FIG. 1 shows the results of IGT-pick tests carried out on IGT printability testing of the paper coated with various concentrations of Resin No. 1 in 4.0% solids coating solutions comprising the Resin No. 1 and oxidized starch, having pH of 3.0, 8.0 and 10.0, compared with base paper.

FIG. 2 shows the results of wet rub tests of the paper coated with various concentrations of Resin No. 1 in 4.0% solids coating solutions comprising the Resin No. 1 and oxidized starch, having pH of 3.0, 8.0 and 10.0, compared with base paper.

DESCRIPTION OF THE PREFERRED EMBODIMENT

We have now found that the above object can be obtained by the following process of coating paper with water-soluble thermosetting polyvinylamide resins having the following formula (I), which impart a nearly constant wet and dry strength to paper over a wide pH range of 3 to 10, they can be mixed, if desired, with other water-soluble polymers such as starch, its derivatives, cellulose derivatives, polyvinylalcohol and polyacrylamide, and various pigments such as clay, calcium carbonate and titanium dioxide. ##STR1## wherein: R1, R2, R3 and R6 are independently selected from the group consisting of hydrogen and a methyl group;

both R4 and R5 are an alkyl group having 1 to 3 carbon atoms;

A is an alkylene group having 2 to 6 carbon atoms;

X is selected from the group consisting of chlorine, bromine and iodine;

Y is an anion selected from the group consisting of nitrate ion, chloride ion, sulfate ion and phosphate ion;

p, q, r and s are molar ratios of the recurring units arranged linearly and are the whole numbers having the relation of q/(p+q)=0.1-1.0, r/(p+q+r+s)=0.001-0.1, and s/r=0-2.0; and

n is a number of about 100 to 1000.

The water-soluble thermosetting resins (formula I) used in this invention are prepared by polymerizing a cationic monomer (formula II), vinylamide monomers and anionic monomers, followed by the reaction of the resulting polymers (formula III) with glyoxal. ##STR2## wherein R3 -R5, A, X and Y are the same as defined in formula I. ##STR3## wherein R1, R3 -R6, A, X, Y and n are the same as defined in formula I, and p', r and s are molar ratios of the recurring units arranged linearly and are the whole numbers having the relation of r/(p'+r+s)=0.001-0.1 and s/r=0-2.0.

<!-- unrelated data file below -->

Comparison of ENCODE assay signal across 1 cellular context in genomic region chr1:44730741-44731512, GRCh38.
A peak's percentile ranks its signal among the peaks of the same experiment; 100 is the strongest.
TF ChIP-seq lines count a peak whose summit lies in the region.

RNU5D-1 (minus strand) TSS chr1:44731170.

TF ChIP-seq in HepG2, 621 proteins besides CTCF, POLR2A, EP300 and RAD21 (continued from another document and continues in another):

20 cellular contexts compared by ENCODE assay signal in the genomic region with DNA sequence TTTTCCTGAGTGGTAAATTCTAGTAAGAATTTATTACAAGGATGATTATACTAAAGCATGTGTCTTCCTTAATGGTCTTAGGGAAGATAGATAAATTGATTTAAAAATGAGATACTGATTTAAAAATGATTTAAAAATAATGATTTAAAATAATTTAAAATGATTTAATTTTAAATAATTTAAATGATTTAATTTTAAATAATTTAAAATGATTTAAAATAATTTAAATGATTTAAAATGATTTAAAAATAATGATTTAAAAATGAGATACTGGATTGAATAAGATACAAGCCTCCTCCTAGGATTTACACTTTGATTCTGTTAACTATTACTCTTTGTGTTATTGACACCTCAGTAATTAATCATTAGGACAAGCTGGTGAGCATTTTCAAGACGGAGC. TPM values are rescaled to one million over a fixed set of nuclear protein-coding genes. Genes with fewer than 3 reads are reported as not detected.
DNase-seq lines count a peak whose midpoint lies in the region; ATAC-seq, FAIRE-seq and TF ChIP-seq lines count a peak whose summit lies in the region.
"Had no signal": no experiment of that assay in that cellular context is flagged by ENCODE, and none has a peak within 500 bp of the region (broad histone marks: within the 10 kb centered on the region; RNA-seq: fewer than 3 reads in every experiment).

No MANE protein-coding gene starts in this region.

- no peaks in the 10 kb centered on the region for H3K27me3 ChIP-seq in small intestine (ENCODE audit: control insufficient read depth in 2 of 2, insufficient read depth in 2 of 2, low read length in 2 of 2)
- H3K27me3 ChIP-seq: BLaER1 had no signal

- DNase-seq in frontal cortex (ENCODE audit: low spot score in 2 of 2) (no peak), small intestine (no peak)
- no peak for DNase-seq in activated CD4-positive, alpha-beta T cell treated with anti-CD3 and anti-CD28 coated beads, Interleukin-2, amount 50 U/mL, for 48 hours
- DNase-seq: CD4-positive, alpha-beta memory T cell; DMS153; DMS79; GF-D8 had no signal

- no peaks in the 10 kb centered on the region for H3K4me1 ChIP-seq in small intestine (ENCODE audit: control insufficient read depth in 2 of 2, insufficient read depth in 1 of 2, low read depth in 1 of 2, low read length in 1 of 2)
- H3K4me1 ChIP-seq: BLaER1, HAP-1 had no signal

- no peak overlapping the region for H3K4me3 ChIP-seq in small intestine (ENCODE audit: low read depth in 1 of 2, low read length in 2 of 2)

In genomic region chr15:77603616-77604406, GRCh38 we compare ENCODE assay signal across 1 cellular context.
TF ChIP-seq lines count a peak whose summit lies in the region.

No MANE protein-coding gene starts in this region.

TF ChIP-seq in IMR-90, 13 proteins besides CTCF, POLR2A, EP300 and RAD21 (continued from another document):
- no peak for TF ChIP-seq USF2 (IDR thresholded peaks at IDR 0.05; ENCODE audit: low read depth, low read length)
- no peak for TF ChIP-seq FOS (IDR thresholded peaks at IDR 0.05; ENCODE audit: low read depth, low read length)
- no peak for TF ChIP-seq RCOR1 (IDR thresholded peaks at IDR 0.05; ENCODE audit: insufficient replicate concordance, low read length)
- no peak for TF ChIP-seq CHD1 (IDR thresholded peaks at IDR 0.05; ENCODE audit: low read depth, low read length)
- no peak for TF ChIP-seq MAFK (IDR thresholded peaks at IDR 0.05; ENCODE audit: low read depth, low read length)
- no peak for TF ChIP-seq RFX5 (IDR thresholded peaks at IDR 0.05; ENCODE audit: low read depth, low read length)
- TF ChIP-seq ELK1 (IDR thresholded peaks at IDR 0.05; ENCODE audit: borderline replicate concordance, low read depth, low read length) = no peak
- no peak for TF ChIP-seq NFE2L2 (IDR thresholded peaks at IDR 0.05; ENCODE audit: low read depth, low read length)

According to the present invention, an aqueous solution having a pH 3-10 of the water-soluble thermosetting resin (I) is coated on paper so that the amount of the applied resin is brought to about 0.1 to 2.0 g/m2 on dry basis, and then the resulting coated paper is air dried at room temperature or in a conventional drier, if desired. Coating of the paper can be carried out in any conventional manner which provides a substantially uniform coating on the paper, for example, by size press, calender stack, air knife, blade coaters, roll coaters or rod coaters. Coating can be made on-machine or off-machine.

If desired, the water-soluble thermosetting resin used in this invention can be used together with one or more of other types of water-soluble polymers such as starch, its derivatives (e.g. oxidized starch, cationic starch), cellulose derivatives (e.g. carboxymethyl cellulose), polyvinylalcohol and polyacrylamide, and one or more of different types of pigments such as clay, calcium carbonate and titanium dioxide. In these cases, the coating mixtures contain preferably 1 to 50 percent by weight, more preferably 3 to 30 percent by weight, of the resin based on the above other water-soluble polymers on dry basis, so as to provide a paper with enough wet and dry strength. In the case of coating the resin mixed with an anionic substance such as clay, it is preferable that the resin has an anionic recurring unit of which molar ratio to a cationic one, s/r, is 0.1 to 2.0, preferably 0.5 to 1.5, so as to inhibit an increase in viscosity of the coating mixtures.

The invention will be further illustrated by the following examples. Reference examples illustrate some methods of preparing the water-soluble thermosetting resin (formula I) used in this invention. All parts and percentages referred to herein are by weight unless otherwise indicated.

Reference Example 1

Into a 1-liter 4-neck flask equipped with a reflux condenser, a stirrer, a thermometer and a dropping funnel were placed 420 ml of water, 100 g of isopropanol, 99 g of acrylamide and 1 g of the recrystallized cationic monomer obtained by the reaction of 2-dimethylaminoethyl methacrylate nitrate with epichlorohydrin, and the mixed solution was adjusted to pH 3.0 with nitric acid. The solution was degassed with a nitrogen purge and heated to 50 C., and then 0.5 g of ammonium persulfate in 40 ml of water was gradually added. After the end of addition, the reaction mixture was kept at 60 C. for 2 hours for polymerization to take place. About 660 g of a 15% solids solution of the polyacrylamide polymer was obtained.

A 160 g portion of the 15% solids solution was diluted with 60 ml of water and adjusted to pH 9.5 by dropping in caustic soda while stirring. To the solution, 56 g of 10% glyoxal solution previously adjusted to pH 7.0 was added and then, the mixed solution was allowed to react at 60 C. for 2 hours. After cooling to room temperature, the resulting solution was adjusted to pH 3.0 with acid and diluted with water. Thus, ca. 300 g of a 10% solution of water-soluble thermosetting polyacrylamide resin (hereinafter referred to as Resin No. 1) having the following formula was obtained in the form of a clear, light-yellow colored solution of which the Gardner-Holdt viscosity was A. ##STR4## wherein q/(p+q)=0.29, r/(p+q+r)=0.0023 and n was about 700.